12 airlines agree to scrap surprise surcharges

Carriers to end last-minute fees by including debit card charges in headline price

Headline air fares are set to rise after 12 mostly ‘no frills’ airlines - including Ryanair and easyJet - headed off possible court action by scrapping penalty fees for paying by debit card.

Under a peace deal announced by the Office of Fair Trading today, the carriers will incorporate debit card surcharges into advertised prices rather than introducing them at the end of the booking process.

Surcharges for credit cards - which cost more to process - will still be allowed, but the airlines have promised to make those more transparent.

The airlines - Aer Lingus, BMI Baby, Eastern Airways, easyJet, Flybe, German Wings, Jet2, Lufthansa, Ryanair, Thomas Cook, Thomson and Wizz Air - are likely to raise their 'headline' fares to make up the lost revenue.

Most have already changed their pricing, advertising and websites; the others will change advertising this month and complete the changes over coming months.

Welcoming the deal, the Office of Fair Trading said that customers should not have to pay fees for using a debit card which it described as the “online equivalent of cash.”

Clive Maxwell, chief executive, said: “It is important that the cost presented when they search for a flight is realistic and that they are not surprised by extra charges.”

The OFT began investigating the debit card fees last March following a super-complaint from the consumer group Which? and had warned airlines to scrap the fees – or face court action.

Mr Maxwell said: “We made it clear from the start that we would use all of our enforcement powers, including court action if necessary, but are pleased to have reached agreement with the airlines before court proceedings were required.”

The fees are a costly hidden extra: Ryanair currently charges a £6 ‘administration fee’ for debit cards, adding £48 to a holiday for a family of four.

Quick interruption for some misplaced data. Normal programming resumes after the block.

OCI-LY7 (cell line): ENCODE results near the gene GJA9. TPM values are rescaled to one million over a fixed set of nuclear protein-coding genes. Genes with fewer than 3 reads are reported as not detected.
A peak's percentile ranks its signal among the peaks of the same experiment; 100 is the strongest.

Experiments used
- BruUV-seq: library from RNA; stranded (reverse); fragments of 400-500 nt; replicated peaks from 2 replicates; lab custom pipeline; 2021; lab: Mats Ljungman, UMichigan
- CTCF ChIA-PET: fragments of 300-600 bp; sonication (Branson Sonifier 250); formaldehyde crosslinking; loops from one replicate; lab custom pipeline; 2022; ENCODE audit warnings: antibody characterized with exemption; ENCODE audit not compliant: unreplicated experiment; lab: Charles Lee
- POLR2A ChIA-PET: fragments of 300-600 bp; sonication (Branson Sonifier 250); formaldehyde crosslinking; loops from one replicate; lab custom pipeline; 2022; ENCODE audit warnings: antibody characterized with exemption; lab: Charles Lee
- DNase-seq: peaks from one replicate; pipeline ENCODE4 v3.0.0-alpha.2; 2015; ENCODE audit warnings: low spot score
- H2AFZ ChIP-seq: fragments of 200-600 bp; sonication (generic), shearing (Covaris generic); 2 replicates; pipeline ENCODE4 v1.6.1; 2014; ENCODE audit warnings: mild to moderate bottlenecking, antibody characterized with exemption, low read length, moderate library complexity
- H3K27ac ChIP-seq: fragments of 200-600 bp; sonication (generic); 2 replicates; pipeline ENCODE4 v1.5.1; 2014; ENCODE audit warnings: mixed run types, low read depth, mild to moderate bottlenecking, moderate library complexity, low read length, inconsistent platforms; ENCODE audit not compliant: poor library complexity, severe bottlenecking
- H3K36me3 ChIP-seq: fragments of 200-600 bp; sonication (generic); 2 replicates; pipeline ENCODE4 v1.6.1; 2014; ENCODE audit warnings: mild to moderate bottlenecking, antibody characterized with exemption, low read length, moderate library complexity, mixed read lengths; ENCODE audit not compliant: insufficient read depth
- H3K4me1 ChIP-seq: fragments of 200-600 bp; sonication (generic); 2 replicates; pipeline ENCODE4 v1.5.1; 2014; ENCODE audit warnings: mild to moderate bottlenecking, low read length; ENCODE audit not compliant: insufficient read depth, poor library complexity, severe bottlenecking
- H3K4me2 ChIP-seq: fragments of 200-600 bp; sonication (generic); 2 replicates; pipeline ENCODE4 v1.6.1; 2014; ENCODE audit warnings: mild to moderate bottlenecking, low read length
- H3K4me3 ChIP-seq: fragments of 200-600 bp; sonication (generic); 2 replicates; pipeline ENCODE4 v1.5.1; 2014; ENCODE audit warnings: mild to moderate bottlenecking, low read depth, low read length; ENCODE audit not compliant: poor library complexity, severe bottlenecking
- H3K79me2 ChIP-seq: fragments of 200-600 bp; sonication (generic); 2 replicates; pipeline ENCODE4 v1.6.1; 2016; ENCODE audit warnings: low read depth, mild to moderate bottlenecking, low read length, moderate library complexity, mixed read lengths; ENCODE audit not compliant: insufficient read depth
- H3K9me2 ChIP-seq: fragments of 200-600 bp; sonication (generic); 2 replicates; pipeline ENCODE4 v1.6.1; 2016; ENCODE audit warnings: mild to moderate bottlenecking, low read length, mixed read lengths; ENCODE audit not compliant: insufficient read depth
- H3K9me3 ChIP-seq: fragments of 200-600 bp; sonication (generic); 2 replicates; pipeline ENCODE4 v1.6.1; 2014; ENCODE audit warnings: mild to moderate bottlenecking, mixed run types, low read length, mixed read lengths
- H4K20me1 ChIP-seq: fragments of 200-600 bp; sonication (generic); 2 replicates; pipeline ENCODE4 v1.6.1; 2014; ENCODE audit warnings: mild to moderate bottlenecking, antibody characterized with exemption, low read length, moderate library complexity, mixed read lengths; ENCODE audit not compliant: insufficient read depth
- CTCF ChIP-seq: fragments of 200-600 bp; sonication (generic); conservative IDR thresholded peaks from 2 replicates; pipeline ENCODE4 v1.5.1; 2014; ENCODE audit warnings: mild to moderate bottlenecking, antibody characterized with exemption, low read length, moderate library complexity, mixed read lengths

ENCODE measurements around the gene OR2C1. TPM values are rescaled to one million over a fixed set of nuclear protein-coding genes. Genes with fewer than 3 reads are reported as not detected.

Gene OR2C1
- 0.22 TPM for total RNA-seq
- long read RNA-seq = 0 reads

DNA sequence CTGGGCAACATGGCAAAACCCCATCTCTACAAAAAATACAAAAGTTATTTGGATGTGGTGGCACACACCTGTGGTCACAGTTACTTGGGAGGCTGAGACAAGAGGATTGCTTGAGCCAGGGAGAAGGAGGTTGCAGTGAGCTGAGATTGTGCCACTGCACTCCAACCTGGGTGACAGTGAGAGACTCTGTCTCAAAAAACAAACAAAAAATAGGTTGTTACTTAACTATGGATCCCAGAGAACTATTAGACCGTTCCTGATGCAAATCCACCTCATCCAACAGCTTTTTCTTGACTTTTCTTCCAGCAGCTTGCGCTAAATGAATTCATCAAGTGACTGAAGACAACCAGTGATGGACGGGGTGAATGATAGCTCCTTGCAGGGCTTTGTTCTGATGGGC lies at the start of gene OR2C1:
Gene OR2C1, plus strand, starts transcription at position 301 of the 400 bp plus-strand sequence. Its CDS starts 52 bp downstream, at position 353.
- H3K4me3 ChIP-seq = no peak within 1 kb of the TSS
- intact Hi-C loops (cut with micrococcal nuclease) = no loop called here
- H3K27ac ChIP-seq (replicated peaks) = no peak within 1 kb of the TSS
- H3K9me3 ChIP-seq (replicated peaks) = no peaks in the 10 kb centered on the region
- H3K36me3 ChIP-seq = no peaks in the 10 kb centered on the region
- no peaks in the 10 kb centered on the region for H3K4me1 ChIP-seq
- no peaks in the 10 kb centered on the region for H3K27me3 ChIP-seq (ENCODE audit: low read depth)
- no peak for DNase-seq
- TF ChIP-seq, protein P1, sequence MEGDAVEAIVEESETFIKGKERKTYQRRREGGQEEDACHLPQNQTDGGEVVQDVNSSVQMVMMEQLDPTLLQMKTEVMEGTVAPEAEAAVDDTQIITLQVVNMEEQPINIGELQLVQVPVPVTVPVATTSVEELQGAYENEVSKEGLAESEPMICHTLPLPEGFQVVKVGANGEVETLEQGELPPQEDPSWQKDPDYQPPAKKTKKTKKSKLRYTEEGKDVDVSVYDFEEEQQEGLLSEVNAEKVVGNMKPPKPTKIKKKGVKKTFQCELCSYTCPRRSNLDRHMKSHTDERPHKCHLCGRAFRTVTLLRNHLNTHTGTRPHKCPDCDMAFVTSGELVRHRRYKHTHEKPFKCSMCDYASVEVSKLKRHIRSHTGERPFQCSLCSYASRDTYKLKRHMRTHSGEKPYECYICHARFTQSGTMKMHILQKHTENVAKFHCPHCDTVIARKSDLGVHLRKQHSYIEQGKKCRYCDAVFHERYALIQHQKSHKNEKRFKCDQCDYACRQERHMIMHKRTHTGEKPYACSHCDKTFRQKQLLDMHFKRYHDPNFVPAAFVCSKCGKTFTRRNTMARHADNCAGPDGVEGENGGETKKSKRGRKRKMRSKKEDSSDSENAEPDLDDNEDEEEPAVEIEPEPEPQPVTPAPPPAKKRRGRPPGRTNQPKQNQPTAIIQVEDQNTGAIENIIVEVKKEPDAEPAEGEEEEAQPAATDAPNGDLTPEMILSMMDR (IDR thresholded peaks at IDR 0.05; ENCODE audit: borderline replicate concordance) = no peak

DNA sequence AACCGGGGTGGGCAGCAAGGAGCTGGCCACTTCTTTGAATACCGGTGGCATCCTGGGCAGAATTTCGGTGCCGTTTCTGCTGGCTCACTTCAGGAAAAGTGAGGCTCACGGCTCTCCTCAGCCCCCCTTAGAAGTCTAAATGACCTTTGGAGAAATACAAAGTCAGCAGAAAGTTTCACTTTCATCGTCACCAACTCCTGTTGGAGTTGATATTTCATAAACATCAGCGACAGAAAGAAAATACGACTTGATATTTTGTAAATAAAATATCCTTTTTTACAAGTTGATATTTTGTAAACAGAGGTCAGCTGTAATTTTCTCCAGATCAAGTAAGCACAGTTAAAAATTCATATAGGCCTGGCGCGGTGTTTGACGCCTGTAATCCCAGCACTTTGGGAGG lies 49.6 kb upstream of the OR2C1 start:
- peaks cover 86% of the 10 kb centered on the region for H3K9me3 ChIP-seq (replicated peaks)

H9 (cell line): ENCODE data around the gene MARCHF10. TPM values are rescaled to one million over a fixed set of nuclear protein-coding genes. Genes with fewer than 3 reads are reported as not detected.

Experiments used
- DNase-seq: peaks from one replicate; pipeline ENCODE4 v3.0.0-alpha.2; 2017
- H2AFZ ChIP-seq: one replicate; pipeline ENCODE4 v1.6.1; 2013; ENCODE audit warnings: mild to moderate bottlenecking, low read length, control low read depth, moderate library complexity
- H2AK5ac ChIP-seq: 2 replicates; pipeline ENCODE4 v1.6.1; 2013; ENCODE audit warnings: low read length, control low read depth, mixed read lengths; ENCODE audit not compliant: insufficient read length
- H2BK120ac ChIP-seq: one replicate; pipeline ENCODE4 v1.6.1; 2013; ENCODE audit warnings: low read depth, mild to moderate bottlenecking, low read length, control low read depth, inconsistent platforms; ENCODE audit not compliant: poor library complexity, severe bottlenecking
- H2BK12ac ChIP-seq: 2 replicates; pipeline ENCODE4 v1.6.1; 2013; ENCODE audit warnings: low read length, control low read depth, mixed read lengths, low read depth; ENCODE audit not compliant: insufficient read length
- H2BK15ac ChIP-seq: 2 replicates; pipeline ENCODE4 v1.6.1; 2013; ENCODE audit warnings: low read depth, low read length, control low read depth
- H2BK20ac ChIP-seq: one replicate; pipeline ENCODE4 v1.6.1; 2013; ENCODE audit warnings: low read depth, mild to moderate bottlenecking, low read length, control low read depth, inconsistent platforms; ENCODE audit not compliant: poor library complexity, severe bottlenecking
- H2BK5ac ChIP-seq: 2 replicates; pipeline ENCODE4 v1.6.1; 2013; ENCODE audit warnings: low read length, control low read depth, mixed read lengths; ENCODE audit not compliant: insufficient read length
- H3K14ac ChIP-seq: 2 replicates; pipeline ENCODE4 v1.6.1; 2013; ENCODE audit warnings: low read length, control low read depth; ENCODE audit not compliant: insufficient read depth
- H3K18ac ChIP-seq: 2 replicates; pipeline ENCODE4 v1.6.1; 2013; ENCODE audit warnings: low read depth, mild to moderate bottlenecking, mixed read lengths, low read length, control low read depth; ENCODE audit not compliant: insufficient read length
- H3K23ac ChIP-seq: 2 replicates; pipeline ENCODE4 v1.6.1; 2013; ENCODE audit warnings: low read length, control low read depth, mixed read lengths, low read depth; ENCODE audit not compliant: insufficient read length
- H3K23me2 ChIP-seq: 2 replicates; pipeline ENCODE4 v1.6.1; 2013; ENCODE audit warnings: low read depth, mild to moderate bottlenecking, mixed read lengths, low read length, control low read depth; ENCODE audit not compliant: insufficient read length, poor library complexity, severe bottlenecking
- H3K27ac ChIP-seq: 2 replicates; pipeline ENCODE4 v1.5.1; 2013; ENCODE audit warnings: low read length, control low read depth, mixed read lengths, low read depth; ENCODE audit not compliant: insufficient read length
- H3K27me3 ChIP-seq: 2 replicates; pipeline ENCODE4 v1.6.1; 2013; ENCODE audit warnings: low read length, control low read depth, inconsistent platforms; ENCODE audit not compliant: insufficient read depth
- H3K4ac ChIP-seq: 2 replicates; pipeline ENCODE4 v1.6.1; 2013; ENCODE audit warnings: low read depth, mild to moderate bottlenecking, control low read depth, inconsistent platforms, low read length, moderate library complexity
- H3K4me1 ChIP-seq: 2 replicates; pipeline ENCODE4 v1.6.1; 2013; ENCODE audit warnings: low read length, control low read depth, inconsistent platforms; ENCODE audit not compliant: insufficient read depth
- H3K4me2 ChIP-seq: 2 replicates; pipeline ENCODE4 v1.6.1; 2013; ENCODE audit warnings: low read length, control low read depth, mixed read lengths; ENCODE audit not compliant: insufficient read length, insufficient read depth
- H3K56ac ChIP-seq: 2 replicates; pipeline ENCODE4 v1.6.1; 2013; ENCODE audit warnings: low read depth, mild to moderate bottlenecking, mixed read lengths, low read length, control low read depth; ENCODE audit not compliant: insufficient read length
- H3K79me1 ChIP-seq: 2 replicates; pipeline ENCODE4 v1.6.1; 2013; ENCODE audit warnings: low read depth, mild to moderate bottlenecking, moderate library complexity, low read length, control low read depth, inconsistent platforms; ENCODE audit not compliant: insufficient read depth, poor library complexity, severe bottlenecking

Sarah Brooks, director of financial services at Consumer Focus said: “Nothing is more frustrating for consumers than seeing a good online deal disappear on the final screen before booking.”

Over half of 4,500 people worldwide who had purchased an airline ticket online within the last 12 months told a recent survey by the card processing company WorldPay that they did not think surcharges were made clear enough by airlines, and 38 per cent expressed frustration at paying for using debit cards. The UK was the country where consumers were mostly likely to be sprung with last minute charges (41 per cent), ahead of Finland and Brazil.

Phil McGriskin, WorldPay’s chief product officer, said: “Customers understand that purchasing an airline ticket will involve associated taxes and charges but what really aggrieves them is a lack of transparency about what airlines are charging and why. It’s a positive step forward that airlines are pledging to be upfront about these costs.”

Peter Vicary-Smith, the chief executive of Which? - whose campaign was supported by 50,000 people - said it was important that credit card charges - which will remain - were clearly displayed throughout the booking process.

Last Christmas the Government promised to ban excessive surcharges for debit and credit charges by all travel companies by the end of this year.

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